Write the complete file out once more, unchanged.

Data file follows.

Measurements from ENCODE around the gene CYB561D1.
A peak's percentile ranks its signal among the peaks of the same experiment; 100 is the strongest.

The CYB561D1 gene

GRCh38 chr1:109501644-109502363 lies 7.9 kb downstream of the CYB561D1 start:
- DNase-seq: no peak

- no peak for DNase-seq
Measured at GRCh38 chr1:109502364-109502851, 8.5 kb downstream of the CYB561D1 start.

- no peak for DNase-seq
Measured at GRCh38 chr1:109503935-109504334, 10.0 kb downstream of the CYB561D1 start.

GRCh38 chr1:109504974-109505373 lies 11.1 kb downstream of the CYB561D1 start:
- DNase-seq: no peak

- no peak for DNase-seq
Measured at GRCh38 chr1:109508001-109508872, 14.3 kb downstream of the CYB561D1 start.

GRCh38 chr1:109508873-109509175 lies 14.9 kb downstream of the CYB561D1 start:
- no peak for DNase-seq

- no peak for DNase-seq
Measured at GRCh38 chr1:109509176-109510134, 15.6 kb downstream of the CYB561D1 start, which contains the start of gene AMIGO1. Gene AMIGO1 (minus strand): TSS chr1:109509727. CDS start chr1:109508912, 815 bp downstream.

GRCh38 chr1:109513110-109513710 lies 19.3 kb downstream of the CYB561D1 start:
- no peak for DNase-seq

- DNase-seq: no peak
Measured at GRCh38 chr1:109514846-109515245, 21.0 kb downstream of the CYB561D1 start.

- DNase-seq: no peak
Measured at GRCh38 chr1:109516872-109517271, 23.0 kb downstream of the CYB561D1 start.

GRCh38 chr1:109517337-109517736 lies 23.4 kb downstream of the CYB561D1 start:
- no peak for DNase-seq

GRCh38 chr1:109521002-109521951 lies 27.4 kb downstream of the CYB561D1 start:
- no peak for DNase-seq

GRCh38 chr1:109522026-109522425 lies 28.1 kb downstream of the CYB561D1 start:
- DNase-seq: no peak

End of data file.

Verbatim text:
Measurements from ENCODE around the gene CYB561D1.
A peak's percentile ranks its signal among the peaks of the same experiment; 100 is the strongest.

The CYB561D1 gene

GRCh38 chr1:109501644-109502363 lies 7.9 kb downstream of the CYB561D1 start:
- DNase-seq: no peak

- no peak for DNase-seq
Measured at GRCh38 chr1:109502364-109502851, 8.5 kb downstream of the CYB561D1 start.

- no peak for DNase-seq
Measured at GRCh38 chr1:109503935-109504334, 10.0 kb downstream of the CYB561D1 start.

GRCh38 chr1:109504974-109505373 lies 11.1 kb downstream of the CYB561D1 start:
- DNase-seq: no peak

- no peak for DNase-seq
Measured at GRCh38 chr1:109508001-109508872, 14.3 kb downstream of the CYB561D1 start.

GRCh38 chr1:109508873-109509175 lies 14.9 kb downstream of the CYB561D1 start:
- no peak for DNase-seq

- no peak for DNase-seq
Measured at GRCh38 chr1:109509176-109510134, 15.6 kb downstream of the CYB561D1 start, which contains the start of gene AMIGO1. Gene AMIGO1 (minus strand): TSS chr1:109509727. CDS start chr1:109508912, 815 bp downstream.

GRCh38 chr1:109513110-109513710 lies 19.3 kb downstream of the CYB561D1 start:
- no peak for DNase-seq

- DNase-seq: no peak
Measured at GRCh38 chr1:109514846-109515245, 21.0 kb downstream of the CYB561D1 start.

- DNase-seq: no peak
Measured at GRCh38 chr1:109516872-109517271, 23.0 kb downstream of the CYB561D1 start.

GRCh38 chr1:109517337-109517736 lies 23.4 kb downstream of the CYB561D1 start:
- no peak for DNase-seq

GRCh38 chr1:109521002-109521951 lies 27.4 kb downstream of the CYB561D1 start:
- no peak for DNase-seq

GRCh38 chr1:109522026-109522425 lies 28.1 kb downstream of the CYB561D1 start:
- DNase-seq: no peak